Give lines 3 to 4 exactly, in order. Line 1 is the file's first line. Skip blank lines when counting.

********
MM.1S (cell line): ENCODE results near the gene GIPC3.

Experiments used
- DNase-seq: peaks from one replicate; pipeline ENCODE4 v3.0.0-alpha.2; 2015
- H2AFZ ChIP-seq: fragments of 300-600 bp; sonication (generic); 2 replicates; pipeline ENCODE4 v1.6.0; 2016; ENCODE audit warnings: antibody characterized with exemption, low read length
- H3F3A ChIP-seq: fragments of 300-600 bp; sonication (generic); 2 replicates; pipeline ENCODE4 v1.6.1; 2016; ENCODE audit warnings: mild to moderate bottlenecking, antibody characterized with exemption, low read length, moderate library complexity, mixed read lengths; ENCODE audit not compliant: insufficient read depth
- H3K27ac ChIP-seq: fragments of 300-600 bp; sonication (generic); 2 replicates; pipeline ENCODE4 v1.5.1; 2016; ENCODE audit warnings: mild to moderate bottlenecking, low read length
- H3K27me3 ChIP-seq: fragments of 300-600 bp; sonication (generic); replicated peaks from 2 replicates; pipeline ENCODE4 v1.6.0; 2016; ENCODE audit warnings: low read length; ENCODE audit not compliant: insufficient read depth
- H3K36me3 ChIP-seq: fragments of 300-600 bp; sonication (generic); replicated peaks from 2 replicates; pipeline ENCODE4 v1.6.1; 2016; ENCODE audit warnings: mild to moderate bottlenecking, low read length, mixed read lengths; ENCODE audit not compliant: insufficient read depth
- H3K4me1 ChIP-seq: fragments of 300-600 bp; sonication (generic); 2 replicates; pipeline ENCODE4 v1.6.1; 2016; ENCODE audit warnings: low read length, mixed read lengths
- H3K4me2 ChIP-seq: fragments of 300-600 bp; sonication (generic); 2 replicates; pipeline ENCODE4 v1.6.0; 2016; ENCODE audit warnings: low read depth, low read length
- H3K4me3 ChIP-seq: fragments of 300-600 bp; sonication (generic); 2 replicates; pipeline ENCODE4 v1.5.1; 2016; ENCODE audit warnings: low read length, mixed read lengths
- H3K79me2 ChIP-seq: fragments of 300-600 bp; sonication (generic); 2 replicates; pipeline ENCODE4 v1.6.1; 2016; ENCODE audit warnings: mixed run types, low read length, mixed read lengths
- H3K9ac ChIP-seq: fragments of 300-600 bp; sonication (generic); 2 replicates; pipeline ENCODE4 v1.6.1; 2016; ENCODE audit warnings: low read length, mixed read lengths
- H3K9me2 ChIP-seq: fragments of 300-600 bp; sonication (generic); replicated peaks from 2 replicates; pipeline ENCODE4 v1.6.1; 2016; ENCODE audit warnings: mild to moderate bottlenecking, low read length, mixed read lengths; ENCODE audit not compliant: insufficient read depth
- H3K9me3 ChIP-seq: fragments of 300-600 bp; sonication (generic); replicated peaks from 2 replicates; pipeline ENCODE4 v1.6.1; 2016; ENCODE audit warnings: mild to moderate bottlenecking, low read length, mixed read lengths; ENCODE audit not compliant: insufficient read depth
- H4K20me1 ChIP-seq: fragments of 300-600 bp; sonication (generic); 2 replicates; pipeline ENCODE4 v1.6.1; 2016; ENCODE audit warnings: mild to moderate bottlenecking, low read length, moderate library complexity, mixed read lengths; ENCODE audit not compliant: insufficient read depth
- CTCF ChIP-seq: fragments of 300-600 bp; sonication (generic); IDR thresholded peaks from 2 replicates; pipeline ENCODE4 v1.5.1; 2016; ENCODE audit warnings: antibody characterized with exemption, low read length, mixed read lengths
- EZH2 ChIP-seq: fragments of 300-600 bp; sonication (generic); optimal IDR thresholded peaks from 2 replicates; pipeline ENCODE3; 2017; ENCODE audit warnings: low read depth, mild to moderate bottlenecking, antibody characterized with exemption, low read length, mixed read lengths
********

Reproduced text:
- DNase-seq: peaks from one replicate; pipeline ENCODE4 v3.0.0-alpha.2; 2015
- H2AFZ ChIP-seq: fragments of 300-600 bp; sonication (generic); 2 replicates; pipeline ENCODE4 v1.6.0; 2016; ENCODE audit warnings: antibody characterized with exemption, low read length